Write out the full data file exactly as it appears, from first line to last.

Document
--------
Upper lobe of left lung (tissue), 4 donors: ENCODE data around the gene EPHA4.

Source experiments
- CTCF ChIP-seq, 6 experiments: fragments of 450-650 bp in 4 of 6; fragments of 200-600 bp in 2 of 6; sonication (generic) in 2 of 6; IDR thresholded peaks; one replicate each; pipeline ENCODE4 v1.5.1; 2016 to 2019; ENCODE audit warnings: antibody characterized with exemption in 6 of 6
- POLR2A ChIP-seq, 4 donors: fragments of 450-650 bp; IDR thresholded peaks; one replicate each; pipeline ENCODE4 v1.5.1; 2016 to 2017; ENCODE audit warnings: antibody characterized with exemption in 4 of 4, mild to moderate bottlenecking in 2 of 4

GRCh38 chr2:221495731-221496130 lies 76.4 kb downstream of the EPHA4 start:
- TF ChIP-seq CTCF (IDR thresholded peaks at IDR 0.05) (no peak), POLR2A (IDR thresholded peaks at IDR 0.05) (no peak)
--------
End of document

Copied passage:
Upper lobe of left lung (tissue), 4 donors: ENCODE data around the gene EPHA4.

Source experiments
- CTCF ChIP-seq, 6 experiments: fragments of 450-650 bp in 4 of 6; fragments of 200-600 bp in 2 of 6; sonication (generic) in 2 of 6; IDR thresholded peaks; one replicate each; pipeline ENCODE4 v1.5.1; 2016 to 2019; ENCODE audit warnings: antibody characterized with exemption in 6 of 6
- POLR2A ChIP-seq, 4 donors: fragments of 450-650 bp; IDR thresholded peaks; one replicate each; pipeline ENCODE4 v1.5.1; 2016 to 2017; ENCODE audit warnings: antibody characterized with exemption in 4 of 4, mild to moderate bottlenecking in 2 of 4

GRCh38 chr2:221495731-221496130 lies 76.4 kb downstream of the EPHA4 start:
- TF ChIP-seq CTCF (IDR thresholded peaks at IDR 0.05) (no peak), POLR2A (IDR thresholded peaks at IDR 0.05) (no peak)